Secret dam-breaching pact released
Leaked plan: Tribes would take over power
Last updated 1/3/2024 at 10:59am
WASHINGTON D.C. - The Biden and Inslee administrations have been colluding secretly with extremist environmental groups and four tribal governments on plans to breach dams on the Snake and Columbia Rivers.
A "confidential mediation document - not for distribution" on their dam-breaching efforts was leaked to Rep. Cathy McMorris Rodgers last week, and then to the media Wednesday, Nov. 29.
McMorris Rodgers, R-Spokane, represents Eastern Washington's 5th Congressional District, which includes the Snake River dams.
The document outlines a proposed agreement between six agencies in connection with a lawsuit filed by several extreme environmental activists represented by Earthjustice. A hearing on that lawsuit is set for Dec. 15.
The agreement calls for Lower Snake River salmon and steelhead restoration through "actions and investments necessary to secure continuity of services associated with Lower Snake River restoration prior to LRS dam breaching."
The "services" refer to power generation, among others.
Under the secret agreement, the federal Department of Energy, USDA and other agencies would provide funds to tribes to create and manage new power generation systems, effectively handing over control of up to 3,000 Megawatts of power generation to tribal managers under the auspices of a Pacific Northwest Tribal Energy Program.
"This new, clean tribally-sponsored energy will be planned as "replacement" power for the lower Snake River dams if Congress authorizes the breath of those dams."
The Yakama, Nez Perce, Umatilla and Warm Springs tribes would be the only beneficiaries of the proposed tribal energy program.
"In other words, the feds, under this leaked plan, would allow several tribes to be in charge of developing and providing power for the region, thanks to hundreds of millions of dollars in federal grants and loans to help the tribes get this massive alternative-energy system off the ground," Sen. Mark Schoesler said last week after learning of the secret sessions and plan. "If this plan to kill Washington's lower Snake River dams actually becomes reality, your power sometime in the future could be provided by sovereign tribes that are not regulated by the feds or the state.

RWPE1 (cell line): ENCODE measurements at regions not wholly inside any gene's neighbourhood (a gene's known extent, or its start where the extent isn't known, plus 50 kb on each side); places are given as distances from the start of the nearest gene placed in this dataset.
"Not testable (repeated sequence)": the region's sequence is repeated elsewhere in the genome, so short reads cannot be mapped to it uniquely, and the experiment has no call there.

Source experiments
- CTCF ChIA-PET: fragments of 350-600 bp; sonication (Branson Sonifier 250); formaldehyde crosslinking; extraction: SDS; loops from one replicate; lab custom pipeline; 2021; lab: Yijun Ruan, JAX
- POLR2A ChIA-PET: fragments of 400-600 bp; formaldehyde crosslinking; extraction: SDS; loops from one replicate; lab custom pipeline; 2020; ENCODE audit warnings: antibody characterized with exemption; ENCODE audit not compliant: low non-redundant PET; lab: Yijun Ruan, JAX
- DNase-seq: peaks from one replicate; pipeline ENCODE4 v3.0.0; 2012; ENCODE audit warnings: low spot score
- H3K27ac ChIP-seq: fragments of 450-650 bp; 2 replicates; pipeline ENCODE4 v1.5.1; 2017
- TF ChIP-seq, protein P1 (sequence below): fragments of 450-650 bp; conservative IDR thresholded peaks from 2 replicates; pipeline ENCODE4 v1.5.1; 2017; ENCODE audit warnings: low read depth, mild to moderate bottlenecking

The plan also calls for upgrading railroads, roads and other transportation necessities should the dams be breached and barging opportunities diminish.
While the plan focuses initially on the Snake River, it also calls for restoration of salmon and steelhead runs on the Upper Columbia River, above Chief Joseph and Grand Coulee Dams, which do not have fish ladders.
The leaked documents have sparked outrage among local officials, farmers, lawmakers and river-users.
"Our organizations have repeatedly looked for ways to find common ground with the plaintiffs' concerns during the mediation process, submitting numerous inputs, documents, and studies," a statement released by Northwest River Partners said. "Instead of working with all interests, the U.S. government chose for months to hold secret negotiations and refused to share any details with us, let alone allow our participation."
Northwest River Partners includes numerous utilities and others that rely on dams.
"This proposal turns its back on over 3 million electricity customers, as well as the farming, transportation, navigation and economic needs of the region," Northwest River Partners said. "By purposely excluding our respective organizations from the negotiations, literally millions of northwest residents were deprived of fair representation in this process."
The secret meetings and document also raised the ire of Sen. Schoesler, R-Ritzville, who represents the 9th Legislative District, which includes the Snake River dams in Washington state.
"The future of the four lower Snake River dams is even less certain after a news leak this week shows the federal government is secretly considering removing the dams... as a way to settle a lawsuit against the dams," he said. "What's especially bad is that those most affected by such a decision – the people whose lives and livelihoods depend on these four dams, including wheat growers, barge operators, public utility districts, the Clarkston Chamber of Commerce, recreational businesses and more – have not been allowed at the table during these secret negotiations.
"To put it another way, the pro-dams people are not being allowed to come to this dance."
Schoesler called the secret pact "inexcusable."
"The fate of these four dams should not be decided without input or a defense provided by those who live in our region and rely on the dams," he said.
Schoesler noted that under treaties, the tribes operate as independent "nations," meaning they would not be held accountable by Eastern Washington voters and non-tribal ratepayers.
"I'm very concerned that the tribes could not be held accountable to the public or the taxpayers who would provide all of this money for them to create and run their own regional power empire," he said.